Informations and abstract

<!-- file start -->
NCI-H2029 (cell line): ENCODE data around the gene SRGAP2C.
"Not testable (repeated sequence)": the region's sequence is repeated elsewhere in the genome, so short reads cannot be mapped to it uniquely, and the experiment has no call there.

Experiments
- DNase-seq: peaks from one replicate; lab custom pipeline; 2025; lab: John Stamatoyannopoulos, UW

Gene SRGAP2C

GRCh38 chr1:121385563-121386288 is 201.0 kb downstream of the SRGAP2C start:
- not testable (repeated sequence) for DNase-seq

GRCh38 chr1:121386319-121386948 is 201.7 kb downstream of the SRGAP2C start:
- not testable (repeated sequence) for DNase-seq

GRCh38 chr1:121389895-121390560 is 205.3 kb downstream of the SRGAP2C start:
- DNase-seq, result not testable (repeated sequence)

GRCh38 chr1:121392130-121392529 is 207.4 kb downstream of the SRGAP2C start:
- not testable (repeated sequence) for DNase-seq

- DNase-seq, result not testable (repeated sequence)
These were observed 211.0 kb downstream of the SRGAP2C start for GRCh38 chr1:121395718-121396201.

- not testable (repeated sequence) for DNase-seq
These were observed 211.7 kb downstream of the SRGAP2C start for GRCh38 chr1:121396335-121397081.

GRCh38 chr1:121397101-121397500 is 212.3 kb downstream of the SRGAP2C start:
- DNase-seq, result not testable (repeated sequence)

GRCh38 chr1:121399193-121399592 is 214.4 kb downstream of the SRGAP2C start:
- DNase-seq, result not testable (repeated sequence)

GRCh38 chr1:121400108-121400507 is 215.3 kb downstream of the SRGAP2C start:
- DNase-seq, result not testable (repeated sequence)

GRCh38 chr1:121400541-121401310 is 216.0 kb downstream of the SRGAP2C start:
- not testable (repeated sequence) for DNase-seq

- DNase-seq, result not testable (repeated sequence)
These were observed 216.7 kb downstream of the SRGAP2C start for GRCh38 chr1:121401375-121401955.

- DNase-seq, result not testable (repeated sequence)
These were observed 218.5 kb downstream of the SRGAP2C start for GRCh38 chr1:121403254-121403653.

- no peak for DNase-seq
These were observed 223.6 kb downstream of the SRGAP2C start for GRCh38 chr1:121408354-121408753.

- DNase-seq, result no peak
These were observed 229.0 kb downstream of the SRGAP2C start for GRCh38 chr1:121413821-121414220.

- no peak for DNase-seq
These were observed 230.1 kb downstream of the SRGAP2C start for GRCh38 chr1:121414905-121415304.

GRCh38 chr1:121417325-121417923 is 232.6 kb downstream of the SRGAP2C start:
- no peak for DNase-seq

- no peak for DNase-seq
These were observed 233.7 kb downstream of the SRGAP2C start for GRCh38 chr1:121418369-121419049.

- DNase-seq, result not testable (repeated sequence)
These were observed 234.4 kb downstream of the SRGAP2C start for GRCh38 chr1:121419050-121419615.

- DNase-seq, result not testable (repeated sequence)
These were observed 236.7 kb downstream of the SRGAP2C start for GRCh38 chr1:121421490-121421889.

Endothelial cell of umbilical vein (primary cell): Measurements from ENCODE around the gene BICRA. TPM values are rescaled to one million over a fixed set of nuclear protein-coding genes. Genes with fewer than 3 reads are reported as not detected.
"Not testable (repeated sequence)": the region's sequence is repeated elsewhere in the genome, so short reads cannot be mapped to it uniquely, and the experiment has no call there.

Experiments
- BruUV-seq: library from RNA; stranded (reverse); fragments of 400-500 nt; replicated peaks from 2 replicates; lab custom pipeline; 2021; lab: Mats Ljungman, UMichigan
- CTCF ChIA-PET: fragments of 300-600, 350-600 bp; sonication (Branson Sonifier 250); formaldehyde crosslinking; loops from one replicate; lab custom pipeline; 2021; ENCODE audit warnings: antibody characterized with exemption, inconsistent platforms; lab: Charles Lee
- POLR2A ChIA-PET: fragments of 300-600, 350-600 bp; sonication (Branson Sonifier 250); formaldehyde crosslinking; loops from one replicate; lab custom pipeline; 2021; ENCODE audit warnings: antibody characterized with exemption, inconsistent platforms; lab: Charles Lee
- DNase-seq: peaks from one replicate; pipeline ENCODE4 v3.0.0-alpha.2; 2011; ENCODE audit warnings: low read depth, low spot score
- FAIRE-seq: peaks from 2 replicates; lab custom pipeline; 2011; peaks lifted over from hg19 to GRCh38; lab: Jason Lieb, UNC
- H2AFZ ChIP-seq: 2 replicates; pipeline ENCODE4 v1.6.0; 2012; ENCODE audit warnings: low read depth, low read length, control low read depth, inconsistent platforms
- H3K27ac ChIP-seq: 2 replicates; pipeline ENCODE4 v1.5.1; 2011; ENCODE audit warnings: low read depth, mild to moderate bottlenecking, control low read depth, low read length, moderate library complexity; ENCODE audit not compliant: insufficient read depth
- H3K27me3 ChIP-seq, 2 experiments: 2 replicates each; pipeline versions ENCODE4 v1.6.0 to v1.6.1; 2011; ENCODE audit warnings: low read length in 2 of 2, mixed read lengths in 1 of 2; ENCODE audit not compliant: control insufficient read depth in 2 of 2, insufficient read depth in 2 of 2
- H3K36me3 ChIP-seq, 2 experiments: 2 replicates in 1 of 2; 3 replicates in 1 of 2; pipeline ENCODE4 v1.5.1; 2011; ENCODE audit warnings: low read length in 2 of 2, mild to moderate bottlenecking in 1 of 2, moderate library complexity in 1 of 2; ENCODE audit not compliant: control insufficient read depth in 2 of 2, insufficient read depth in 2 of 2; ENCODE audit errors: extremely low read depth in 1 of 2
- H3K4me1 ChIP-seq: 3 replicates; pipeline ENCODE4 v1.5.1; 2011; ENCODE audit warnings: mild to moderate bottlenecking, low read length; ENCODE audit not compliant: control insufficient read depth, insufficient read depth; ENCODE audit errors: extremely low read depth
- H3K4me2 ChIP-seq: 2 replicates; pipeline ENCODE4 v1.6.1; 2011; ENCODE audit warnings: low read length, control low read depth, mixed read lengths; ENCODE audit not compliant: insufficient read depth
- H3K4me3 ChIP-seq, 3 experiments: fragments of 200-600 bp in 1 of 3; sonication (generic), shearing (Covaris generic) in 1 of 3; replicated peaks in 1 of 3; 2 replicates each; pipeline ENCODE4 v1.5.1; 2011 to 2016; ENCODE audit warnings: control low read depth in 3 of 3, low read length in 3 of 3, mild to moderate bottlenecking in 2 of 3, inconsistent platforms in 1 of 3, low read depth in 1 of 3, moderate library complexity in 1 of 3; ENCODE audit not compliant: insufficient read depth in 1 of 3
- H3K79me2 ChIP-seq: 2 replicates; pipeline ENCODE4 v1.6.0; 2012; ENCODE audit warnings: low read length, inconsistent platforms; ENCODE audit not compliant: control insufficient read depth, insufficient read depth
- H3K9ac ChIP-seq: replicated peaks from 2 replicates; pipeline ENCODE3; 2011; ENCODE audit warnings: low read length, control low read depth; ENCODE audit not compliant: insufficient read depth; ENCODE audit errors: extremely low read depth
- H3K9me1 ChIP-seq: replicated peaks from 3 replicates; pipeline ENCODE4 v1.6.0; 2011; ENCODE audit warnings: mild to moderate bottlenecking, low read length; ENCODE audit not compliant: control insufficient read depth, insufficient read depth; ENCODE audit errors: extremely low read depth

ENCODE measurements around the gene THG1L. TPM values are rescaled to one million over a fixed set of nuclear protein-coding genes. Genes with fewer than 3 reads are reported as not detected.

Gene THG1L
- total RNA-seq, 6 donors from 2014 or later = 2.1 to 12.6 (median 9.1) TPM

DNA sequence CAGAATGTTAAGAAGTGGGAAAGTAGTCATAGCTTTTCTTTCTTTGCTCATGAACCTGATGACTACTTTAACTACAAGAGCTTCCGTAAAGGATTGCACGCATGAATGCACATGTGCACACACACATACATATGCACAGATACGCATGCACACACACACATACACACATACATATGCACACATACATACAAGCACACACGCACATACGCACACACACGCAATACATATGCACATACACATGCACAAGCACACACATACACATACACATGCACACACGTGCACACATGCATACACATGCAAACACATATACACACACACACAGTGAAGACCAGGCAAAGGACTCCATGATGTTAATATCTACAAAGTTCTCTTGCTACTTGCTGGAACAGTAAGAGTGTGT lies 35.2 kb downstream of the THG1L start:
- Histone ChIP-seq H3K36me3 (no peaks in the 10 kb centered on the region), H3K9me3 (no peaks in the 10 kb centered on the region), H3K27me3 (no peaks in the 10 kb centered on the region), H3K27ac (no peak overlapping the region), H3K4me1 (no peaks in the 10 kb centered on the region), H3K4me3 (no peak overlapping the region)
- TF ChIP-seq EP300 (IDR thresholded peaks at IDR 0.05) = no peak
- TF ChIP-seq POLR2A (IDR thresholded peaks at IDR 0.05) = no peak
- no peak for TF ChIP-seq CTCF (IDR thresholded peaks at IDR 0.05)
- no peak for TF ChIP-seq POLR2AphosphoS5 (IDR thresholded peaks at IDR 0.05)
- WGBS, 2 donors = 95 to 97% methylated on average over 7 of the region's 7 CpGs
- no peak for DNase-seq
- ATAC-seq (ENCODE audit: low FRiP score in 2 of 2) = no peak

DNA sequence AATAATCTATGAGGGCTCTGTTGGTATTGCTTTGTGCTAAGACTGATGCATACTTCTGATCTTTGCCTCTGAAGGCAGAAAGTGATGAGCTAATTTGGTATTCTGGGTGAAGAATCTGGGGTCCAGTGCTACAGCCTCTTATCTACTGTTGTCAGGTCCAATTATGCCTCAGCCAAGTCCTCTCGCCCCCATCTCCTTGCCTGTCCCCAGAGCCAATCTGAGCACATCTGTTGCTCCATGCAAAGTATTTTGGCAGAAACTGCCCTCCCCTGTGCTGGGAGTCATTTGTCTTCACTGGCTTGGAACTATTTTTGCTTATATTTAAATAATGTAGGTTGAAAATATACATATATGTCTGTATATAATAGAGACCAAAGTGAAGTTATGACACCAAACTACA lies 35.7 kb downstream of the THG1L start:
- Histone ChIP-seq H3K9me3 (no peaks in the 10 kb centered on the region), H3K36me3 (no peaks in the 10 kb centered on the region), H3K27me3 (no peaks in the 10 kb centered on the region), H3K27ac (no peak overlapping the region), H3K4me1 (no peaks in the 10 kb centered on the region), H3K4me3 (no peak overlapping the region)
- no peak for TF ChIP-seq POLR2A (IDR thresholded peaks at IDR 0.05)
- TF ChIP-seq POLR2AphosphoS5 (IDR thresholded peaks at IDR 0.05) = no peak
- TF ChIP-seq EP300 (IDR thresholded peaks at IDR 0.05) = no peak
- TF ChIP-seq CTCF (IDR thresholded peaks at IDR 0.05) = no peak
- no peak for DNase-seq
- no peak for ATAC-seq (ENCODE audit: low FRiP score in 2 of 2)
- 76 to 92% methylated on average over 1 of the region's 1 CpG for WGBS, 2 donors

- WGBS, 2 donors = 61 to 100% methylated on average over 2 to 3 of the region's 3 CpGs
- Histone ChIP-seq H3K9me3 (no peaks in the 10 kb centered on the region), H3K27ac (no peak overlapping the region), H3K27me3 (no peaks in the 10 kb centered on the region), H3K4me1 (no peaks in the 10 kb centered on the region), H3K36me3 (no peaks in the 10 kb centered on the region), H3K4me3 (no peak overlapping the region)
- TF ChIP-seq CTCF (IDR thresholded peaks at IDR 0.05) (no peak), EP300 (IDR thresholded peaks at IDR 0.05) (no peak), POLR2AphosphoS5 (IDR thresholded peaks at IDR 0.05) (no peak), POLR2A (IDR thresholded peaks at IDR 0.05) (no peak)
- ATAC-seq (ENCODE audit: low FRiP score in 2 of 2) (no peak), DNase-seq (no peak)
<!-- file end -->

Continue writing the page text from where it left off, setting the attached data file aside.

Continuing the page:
In this essay, the author discovers an intriguing anomaly in Pathé's early catalogues - the presence and yet absence of "tableaux vivants." From 1897 until 1907, Pathé Frères produced no fewer than about fifty films consisting in "realizations" of famous paintings. Although numerous and impressive, these "living pictures" set on screen and in motion are unmentioned in the promotional documents of the period. In the Pathé catalogues, these "re-animated paintings" do not have their own category; instead, they are scattered throughout other "genres of film. Pathé's description of them also changes over time - the pictorial references seem to disappear. This growing silence may be a result of the legal climate of the time, shaken by the first copyright complaints in the film and phonograph industries. Or, it may be related to the way realistic and historical paintings of that time were taken for accurate documents and not for an artist's vision. But, it may also be the new "era of reproductive technology" that freed works (intended to be reinterpreted through all media) from any "original" identity. In any event, this "secret" seems to hold the key to Pathé Frères' early success: a cinema "production" conceived as a cinema of "reproduction".